How “vegan friendly” is your community?

There is a local vegan meetup group here that I attend, but it's still definitely an extreme minority thing here. They are around, and I'm glad.

How are you currently finding the restaurant situation?

It's okay. There are three vegan-only restaurants in town, and one of them I don't really like. There are a few other places with certified vegan dishes, and that's about it. The vegan group I attend has a growing list of menu items around the city at non-vegan restaurants that are vegan, which is super helpful. I'm still surprised how most restaurants don't even offer a single animal-free dish.

How does your family and friends feel about your diet?

My family is great. I only have a few family members I see regularly, my mom and my sister's family. My mom is a strict vegetarian and doesn't eat animal products, and my sister has been vegetarian for most of her life. My brother in law is an omnivore but is very sensitive to dietary restrictions and would never give anyone a hard time. My friends have been mostly pretty good about it. A few of them sometimes give me a hard time, not sure why. Most of them seem to be uncomfortable bringing it up, and I guess I understand that. But the people in my life that know and respect me do respect my intelligence and my ability to make sensible decisions.

What are some of your staple meals?

I have always loved tofu and make use of it a lot. I'll typically have some tofu (or sometimes tempeh or seitan) lightly fried with a sauce (I like "Cheezy sauce" from the Veganomicon) plus a grain like quinoa, or maybe lentils, plus a vegetable (like asparagus, squash, broccoli or green beans) and some leafy greens with a homemade dressing. I also make pasta salads and bean salads a lot, avocado and tomato sandwiches, and and on weekends I'll usually pull out a cookbook and try something new.

Do you have any favorite vegan indulgences?

I'm not big on processed foods but now and then I buy a Tofurky frozen pizza and eat the whole thing.

Do you get enough calcium, B12, and protein and how?*

I get calcium from tofu, nuts, soy milk and other fortified foods. For b12 I eat a lot of nutritional yeast and I also take a B-multivitamin. Protein is very easy to get, it's in almost all whole foods in proportions greater than the proportion of calories you need from protein. So unless you eat only junk food or you just don't eat enough, it is difficult not to get enough protein.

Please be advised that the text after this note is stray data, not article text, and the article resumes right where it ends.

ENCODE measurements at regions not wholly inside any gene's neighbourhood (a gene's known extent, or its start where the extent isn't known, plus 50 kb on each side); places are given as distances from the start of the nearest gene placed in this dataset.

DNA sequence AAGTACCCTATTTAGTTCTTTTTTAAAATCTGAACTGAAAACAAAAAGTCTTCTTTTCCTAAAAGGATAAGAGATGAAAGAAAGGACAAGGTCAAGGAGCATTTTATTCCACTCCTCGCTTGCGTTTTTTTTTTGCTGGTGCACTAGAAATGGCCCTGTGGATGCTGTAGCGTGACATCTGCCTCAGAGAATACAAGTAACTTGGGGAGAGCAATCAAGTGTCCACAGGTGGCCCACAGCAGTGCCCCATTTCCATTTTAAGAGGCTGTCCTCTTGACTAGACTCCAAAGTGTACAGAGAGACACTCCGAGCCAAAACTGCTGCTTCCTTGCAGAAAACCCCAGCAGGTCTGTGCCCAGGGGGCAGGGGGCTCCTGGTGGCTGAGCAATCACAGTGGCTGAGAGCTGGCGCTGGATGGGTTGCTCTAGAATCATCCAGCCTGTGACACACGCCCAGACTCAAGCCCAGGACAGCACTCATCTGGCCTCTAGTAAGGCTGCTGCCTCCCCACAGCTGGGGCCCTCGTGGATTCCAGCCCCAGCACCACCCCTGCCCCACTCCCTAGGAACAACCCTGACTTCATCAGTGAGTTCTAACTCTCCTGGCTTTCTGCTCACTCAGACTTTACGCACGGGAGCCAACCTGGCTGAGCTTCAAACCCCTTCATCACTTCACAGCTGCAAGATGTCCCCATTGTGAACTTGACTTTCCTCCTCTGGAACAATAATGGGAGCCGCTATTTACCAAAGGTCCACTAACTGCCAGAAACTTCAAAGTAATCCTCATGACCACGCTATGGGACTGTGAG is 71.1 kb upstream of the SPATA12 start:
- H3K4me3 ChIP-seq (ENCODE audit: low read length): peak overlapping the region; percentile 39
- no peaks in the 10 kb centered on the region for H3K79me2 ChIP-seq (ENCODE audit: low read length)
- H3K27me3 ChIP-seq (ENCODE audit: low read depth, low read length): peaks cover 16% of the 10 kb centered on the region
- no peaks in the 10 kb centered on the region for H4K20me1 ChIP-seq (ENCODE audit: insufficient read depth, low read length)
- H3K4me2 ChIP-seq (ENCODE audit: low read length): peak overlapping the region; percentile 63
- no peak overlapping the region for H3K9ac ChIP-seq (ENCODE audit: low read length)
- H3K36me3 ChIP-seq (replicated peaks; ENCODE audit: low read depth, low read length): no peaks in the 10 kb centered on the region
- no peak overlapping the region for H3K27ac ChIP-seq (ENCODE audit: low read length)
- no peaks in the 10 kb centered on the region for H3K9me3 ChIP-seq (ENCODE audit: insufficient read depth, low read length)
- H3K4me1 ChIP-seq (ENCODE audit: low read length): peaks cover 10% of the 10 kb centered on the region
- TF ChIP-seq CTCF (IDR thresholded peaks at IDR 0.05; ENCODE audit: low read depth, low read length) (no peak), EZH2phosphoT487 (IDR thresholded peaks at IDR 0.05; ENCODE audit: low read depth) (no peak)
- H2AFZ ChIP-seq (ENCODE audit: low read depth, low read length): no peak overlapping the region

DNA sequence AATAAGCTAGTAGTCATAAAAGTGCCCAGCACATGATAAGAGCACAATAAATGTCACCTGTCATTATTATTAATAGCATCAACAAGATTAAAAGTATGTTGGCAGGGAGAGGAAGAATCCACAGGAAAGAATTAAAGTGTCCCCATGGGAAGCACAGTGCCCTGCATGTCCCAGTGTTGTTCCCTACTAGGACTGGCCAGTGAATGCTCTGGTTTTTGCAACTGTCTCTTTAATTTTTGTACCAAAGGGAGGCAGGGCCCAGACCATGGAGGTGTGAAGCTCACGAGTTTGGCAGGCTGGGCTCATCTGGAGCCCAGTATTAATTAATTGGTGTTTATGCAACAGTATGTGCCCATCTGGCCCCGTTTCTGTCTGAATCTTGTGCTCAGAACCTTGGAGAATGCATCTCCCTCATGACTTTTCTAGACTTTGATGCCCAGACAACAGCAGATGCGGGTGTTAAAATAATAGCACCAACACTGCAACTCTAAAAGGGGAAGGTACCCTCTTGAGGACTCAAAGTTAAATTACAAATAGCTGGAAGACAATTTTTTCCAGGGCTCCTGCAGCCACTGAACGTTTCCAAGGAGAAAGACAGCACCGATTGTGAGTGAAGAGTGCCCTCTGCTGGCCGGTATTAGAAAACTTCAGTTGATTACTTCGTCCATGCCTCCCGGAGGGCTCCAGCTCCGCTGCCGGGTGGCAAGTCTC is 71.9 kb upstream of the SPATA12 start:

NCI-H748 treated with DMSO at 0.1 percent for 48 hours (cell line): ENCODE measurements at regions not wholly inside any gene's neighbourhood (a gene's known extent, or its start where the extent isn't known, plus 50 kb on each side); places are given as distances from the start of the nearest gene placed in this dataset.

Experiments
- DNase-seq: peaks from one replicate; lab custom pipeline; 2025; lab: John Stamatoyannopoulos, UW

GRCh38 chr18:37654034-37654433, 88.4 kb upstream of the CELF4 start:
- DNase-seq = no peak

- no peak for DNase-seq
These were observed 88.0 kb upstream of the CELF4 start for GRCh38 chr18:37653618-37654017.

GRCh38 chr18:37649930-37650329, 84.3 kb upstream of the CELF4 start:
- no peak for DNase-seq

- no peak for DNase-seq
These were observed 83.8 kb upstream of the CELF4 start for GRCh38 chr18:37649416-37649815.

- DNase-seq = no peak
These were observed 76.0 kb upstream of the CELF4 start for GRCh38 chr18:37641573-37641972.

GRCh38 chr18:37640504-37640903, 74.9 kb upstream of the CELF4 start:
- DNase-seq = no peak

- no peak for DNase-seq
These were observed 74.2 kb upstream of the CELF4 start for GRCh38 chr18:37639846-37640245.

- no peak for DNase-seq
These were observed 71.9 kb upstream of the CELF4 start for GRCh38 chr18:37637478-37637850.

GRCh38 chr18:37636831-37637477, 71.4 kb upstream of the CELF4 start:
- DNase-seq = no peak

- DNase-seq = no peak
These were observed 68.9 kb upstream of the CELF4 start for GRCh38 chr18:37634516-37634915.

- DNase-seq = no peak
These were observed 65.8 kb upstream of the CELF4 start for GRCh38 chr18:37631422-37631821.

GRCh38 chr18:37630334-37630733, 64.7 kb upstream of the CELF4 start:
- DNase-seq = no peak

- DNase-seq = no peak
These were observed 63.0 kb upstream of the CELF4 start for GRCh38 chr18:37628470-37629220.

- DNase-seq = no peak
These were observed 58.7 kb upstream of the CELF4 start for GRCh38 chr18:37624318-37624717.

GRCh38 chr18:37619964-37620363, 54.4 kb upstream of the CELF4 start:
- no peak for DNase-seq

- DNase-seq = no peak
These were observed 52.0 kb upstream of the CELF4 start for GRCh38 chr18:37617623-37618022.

I have found an unrelenting close-mindedness towards vegan diets (even when they are presented in the most non-judgemental ways possible) and I’m curious to what you feel may causes this.

Having been on the other side of the fence not long ago, I realize that it's just self-defense. When you're an omnivore, for someone to even mention that they are vegan feels like a direct challenge to your integrity. Just by talking to a vegan, it's hard for you not to infer that the other person thinks the way you live your life is immoral.

People just cannot be open to a viewpoint that threatens their most important belief: that they are an okay person. So they must either attack the contradictory viewpoints (veganism) with whatever arguments they can come up with, or actually consider in that moment that they have been doing something completely indefensible every single day, their entire lives. Nobody's going to do that, so the natural thing to do is be dismissive. We all do this. To even admit veganism is sensible is to admit that you engage in something atrocious. I think most vegans, when they have that revelation, have it in a private moment when they don't feel a need to defend themselves from what someone else is saying.

Probably the biggest revelation I've had from going vegan is that people generally don't live their beliefs. We talk as if it's just a given that all of our behavior is the result of carefully weighed moral thinking. But it's not that way at all. We fall into certain ways of life because of who we were around when we were learning to live. And when people challenge us on the way we live, only then do we come up with reasons for why our own way is justifiable. In other words, our behavior influences our beliefs much more strongly than our beliefs influence our behavior.
 *That's question I hate to ask because it's so tiresome. I do think it's essential though, to give insight on the way different vegans manage their health. 

One thing doing this interview taught me is that trying new things can help you learn things you never set out to learn in the first place. And these can be very valuable things. Here we are reading not only about how it's possible to live entirely off of plants but how that decision has led people to take a close look at their own behavior, and evaluate what determines their actions.